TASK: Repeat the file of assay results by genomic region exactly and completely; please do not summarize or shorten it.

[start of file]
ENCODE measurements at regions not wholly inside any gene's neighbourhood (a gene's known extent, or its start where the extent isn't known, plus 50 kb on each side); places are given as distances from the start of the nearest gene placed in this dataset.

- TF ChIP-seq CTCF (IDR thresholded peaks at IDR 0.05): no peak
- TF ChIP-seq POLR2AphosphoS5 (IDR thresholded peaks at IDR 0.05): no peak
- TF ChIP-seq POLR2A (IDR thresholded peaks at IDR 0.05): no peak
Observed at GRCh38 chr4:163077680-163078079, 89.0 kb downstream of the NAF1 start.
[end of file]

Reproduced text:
ENCODE measurements at regions not wholly inside any gene's neighbourhood (a gene's known extent, or its start where the extent isn't known, plus 50 kb on each side); places are given as distances from the start of the nearest gene placed in this dataset.

- TF ChIP-seq CTCF (IDR thresholded peaks at IDR 0.05): no peak
- TF ChIP-seq POLR2AphosphoS5 (IDR thresholded peaks at IDR 0.05): no peak
- TF ChIP-seq POLR2A (IDR thresholded peaks at IDR 0.05): no peak
Observed at GRCh38 chr4:163077680-163078079, 89.0 kb downstream of the NAF1 start.